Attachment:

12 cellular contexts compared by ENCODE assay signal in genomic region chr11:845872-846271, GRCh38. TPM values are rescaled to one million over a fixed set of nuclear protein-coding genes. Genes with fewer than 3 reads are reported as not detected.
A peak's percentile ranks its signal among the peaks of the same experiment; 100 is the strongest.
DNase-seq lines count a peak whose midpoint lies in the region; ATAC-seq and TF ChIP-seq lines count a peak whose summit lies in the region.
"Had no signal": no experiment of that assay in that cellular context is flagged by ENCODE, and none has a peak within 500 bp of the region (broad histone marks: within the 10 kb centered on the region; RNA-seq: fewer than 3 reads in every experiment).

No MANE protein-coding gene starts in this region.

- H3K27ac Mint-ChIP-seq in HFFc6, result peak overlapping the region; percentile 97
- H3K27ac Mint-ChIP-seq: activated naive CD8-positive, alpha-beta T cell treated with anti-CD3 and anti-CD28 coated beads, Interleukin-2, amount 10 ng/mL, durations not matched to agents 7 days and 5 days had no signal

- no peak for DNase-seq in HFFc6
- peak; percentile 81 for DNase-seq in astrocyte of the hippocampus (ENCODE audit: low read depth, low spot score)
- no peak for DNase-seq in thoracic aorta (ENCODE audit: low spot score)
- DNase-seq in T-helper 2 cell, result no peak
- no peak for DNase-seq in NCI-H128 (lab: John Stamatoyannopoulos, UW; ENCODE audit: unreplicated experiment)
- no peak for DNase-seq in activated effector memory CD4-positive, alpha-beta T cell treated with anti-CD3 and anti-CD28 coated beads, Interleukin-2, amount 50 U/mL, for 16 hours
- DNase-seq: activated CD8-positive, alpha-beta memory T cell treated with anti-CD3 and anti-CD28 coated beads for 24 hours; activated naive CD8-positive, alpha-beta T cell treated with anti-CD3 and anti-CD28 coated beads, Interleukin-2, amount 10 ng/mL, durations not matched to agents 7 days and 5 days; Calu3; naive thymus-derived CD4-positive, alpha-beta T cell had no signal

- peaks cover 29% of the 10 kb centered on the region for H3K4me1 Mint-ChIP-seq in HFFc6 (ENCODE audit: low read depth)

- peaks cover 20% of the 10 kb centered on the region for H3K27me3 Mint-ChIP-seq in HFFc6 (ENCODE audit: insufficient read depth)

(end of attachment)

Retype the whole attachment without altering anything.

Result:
12 cellular contexts compared by ENCODE assay signal in genomic region chr11:845872-846271, GRCh38. TPM values are rescaled to one million over a fixed set of nuclear protein-coding genes. Genes with fewer than 3 reads are reported as not detected.
A peak's percentile ranks its signal among the peaks of the same experiment; 100 is the strongest.
DNase-seq lines count a peak whose midpoint lies in the region; ATAC-seq and TF ChIP-seq lines count a peak whose summit lies in the region.
"Had no signal": no experiment of that assay in that cellular context is flagged by ENCODE, and none has a peak within 500 bp of the region (broad histone marks: within the 10 kb centered on the region; RNA-seq: fewer than 3 reads in every experiment).

No MANE protein-coding gene starts in this region.

- H3K27ac Mint-ChIP-seq in HFFc6, result peak overlapping the region; percentile 97
- H3K27ac Mint-ChIP-seq: activated naive CD8-positive, alpha-beta T cell treated with anti-CD3 and anti-CD28 coated beads, Interleukin-2, amount 10 ng/mL, durations not matched to agents 7 days and 5 days had no signal

- no peak for DNase-seq in HFFc6
- peak; percentile 81 for DNase-seq in astrocyte of the hippocampus (ENCODE audit: low read depth, low spot score)
- no peak for DNase-seq in thoracic aorta (ENCODE audit: low spot score)
- DNase-seq in T-helper 2 cell, result no peak
- no peak for DNase-seq in NCI-H128 (lab: John Stamatoyannopoulos, UW; ENCODE audit: unreplicated experiment)
- no peak for DNase-seq in activated effector memory CD4-positive, alpha-beta T cell treated with anti-CD3 and anti-CD28 coated beads, Interleukin-2, amount 50 U/mL, for 16 hours
- DNase-seq: activated CD8-positive, alpha-beta memory T cell treated with anti-CD3 and anti-CD28 coated beads for 24 hours; activated naive CD8-positive, alpha-beta T cell treated with anti-CD3 and anti-CD28 coated beads, Interleukin-2, amount 10 ng/mL, durations not matched to agents 7 days and 5 days; Calu3; naive thymus-derived CD4-positive, alpha-beta T cell had no signal

- peaks cover 29% of the 10 kb centered on the region for H3K4me1 Mint-ChIP-seq in HFFc6 (ENCODE audit: low read depth)

- peaks cover 20% of the 10 kb centered on the region for H3K27me3 Mint-ChIP-seq in HFFc6 (ENCODE audit: insufficient read depth)